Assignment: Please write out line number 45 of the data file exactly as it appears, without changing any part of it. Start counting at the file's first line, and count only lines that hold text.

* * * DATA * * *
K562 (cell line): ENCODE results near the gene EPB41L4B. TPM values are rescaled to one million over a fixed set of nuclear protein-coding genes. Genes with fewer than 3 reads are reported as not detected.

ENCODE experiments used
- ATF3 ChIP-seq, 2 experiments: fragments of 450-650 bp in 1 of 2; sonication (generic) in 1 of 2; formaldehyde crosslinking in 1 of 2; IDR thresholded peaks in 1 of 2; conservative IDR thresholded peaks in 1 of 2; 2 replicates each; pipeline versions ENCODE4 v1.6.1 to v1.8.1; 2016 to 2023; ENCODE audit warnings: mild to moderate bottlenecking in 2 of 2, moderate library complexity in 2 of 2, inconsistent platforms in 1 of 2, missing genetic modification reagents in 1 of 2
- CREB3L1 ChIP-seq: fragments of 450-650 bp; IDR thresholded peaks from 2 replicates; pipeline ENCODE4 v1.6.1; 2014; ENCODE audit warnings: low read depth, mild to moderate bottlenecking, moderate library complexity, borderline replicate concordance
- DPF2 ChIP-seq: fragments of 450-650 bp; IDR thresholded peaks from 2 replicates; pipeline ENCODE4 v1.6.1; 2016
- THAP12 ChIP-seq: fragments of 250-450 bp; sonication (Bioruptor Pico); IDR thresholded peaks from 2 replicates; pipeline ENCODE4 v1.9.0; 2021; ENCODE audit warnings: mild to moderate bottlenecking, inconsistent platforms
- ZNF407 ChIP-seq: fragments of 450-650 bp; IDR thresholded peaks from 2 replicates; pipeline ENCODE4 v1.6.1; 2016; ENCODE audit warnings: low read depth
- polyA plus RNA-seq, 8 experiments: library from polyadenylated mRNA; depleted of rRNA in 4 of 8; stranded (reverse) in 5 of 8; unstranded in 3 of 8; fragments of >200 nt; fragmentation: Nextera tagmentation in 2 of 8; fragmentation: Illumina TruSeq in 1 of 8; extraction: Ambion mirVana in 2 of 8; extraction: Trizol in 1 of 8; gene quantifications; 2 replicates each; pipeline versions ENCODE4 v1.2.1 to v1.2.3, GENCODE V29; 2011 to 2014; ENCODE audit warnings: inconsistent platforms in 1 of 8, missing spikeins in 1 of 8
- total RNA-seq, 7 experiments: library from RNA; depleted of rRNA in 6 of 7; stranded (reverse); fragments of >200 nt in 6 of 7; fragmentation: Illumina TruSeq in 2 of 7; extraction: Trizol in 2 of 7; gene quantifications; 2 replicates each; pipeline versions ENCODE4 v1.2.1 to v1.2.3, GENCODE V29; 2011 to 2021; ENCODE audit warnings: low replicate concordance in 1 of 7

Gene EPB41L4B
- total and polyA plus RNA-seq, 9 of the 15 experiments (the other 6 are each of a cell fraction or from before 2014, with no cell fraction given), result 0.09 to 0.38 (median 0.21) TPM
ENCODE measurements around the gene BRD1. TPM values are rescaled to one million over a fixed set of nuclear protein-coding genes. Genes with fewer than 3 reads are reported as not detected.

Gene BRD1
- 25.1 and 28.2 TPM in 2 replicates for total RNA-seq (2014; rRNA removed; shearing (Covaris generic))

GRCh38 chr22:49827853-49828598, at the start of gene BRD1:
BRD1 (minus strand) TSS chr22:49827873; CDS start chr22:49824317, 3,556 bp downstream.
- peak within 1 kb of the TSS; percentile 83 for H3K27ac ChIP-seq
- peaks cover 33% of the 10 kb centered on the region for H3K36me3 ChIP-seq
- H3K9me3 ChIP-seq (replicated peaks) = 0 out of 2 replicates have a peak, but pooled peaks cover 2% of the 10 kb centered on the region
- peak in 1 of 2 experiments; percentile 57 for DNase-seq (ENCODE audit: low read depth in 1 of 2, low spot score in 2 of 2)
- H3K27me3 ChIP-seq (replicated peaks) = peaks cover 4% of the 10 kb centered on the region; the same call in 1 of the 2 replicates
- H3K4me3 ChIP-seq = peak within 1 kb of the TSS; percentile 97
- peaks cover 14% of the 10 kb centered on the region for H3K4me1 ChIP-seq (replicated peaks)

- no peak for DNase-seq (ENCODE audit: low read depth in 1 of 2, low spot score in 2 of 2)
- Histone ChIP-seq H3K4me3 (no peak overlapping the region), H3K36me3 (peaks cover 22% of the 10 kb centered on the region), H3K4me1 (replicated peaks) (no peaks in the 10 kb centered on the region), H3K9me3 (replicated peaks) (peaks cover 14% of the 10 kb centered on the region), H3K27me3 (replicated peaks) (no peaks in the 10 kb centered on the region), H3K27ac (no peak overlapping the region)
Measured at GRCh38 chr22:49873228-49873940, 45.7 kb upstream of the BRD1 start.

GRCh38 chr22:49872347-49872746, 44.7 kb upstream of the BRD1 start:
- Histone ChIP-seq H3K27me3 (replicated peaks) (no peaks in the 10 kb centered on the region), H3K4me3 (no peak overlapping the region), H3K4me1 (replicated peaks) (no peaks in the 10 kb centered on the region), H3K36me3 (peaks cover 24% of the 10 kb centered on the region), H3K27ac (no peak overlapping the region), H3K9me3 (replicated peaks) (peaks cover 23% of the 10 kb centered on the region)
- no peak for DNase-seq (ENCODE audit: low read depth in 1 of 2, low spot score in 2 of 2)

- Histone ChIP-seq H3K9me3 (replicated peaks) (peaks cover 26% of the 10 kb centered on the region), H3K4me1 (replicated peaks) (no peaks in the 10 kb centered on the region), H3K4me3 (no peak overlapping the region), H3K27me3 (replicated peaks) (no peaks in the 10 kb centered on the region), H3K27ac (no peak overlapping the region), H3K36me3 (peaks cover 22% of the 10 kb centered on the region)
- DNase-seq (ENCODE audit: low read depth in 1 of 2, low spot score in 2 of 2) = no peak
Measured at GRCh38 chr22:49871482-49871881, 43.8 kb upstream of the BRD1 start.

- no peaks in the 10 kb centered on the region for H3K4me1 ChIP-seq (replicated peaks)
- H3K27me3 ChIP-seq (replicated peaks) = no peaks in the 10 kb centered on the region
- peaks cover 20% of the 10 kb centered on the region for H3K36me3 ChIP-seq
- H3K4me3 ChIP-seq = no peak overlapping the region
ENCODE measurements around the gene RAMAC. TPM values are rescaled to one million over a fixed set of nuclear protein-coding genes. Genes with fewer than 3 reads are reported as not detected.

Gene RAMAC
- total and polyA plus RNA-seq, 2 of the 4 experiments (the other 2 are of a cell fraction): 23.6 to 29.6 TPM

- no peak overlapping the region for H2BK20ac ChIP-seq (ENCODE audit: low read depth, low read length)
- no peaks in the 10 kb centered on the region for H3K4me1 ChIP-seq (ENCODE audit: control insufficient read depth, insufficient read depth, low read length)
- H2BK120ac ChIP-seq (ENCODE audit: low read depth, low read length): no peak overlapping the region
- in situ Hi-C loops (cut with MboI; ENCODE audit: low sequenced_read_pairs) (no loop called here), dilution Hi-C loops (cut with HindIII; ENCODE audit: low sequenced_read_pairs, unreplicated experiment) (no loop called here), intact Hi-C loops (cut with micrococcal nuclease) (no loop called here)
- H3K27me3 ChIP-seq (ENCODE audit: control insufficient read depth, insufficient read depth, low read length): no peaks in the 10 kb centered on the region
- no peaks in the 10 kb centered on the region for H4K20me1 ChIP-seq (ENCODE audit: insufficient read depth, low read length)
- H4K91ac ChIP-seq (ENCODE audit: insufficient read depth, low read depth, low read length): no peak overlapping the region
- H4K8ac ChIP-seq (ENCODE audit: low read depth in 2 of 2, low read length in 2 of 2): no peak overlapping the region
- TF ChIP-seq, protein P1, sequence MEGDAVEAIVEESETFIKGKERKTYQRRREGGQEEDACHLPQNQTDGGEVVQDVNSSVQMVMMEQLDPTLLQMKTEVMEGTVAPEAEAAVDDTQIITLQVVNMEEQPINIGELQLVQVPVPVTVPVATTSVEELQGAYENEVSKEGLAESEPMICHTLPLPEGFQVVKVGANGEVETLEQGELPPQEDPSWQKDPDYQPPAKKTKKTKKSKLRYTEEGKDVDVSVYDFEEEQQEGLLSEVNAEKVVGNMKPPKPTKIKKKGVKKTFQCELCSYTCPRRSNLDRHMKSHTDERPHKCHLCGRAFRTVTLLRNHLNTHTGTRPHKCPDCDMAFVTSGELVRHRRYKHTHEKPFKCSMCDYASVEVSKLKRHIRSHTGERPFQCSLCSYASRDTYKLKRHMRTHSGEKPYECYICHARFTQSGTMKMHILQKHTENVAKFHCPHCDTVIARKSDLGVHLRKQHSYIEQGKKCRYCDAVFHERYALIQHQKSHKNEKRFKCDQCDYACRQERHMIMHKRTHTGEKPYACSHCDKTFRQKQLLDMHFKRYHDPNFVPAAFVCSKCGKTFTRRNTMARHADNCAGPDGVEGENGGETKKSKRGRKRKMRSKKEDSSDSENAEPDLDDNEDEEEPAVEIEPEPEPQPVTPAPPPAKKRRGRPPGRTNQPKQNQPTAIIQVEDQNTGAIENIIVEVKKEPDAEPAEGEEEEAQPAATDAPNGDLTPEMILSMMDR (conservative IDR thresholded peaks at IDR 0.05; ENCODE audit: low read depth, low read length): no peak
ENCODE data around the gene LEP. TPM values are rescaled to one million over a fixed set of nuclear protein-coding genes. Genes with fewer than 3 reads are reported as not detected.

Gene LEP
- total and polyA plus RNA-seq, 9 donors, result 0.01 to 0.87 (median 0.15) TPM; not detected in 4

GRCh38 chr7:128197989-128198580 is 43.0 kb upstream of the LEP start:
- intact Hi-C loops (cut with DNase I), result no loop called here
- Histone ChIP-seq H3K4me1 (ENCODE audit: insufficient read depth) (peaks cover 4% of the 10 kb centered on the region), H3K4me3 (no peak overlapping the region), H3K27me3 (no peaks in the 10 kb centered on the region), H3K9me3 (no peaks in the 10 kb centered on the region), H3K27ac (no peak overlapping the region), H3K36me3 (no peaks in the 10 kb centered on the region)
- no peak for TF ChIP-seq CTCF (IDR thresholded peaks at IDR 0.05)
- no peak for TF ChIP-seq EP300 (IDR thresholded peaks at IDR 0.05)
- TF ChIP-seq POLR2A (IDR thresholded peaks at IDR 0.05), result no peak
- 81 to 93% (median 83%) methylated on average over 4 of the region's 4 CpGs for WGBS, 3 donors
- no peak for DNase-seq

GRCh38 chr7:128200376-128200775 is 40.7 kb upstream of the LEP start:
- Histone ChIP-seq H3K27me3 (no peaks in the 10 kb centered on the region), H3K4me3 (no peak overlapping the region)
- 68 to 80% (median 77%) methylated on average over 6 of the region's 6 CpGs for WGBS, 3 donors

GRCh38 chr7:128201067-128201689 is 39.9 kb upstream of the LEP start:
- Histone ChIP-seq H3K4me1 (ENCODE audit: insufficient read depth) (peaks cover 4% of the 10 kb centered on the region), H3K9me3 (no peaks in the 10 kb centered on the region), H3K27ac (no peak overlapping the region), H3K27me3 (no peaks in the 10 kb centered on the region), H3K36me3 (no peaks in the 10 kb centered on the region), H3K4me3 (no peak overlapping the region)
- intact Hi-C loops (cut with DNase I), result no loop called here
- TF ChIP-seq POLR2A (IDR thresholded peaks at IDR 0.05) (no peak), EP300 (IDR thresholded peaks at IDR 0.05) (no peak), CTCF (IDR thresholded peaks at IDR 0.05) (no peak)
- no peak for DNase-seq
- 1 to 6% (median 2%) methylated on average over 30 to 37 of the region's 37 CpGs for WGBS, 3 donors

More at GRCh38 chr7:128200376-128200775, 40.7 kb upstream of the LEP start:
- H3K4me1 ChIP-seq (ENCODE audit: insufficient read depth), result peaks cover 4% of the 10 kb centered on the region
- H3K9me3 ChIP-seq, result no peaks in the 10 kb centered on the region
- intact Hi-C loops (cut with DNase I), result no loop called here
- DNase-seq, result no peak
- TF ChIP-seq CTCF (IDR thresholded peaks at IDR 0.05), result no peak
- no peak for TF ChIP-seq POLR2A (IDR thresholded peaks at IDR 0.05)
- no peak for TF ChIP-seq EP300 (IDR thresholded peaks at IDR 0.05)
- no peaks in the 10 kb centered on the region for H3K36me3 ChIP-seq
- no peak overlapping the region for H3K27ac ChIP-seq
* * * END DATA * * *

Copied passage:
- no peaks in the 10 kb centered on the region for H4K20me1 ChIP-seq (ENCODE audit: insufficient read depth, low read length)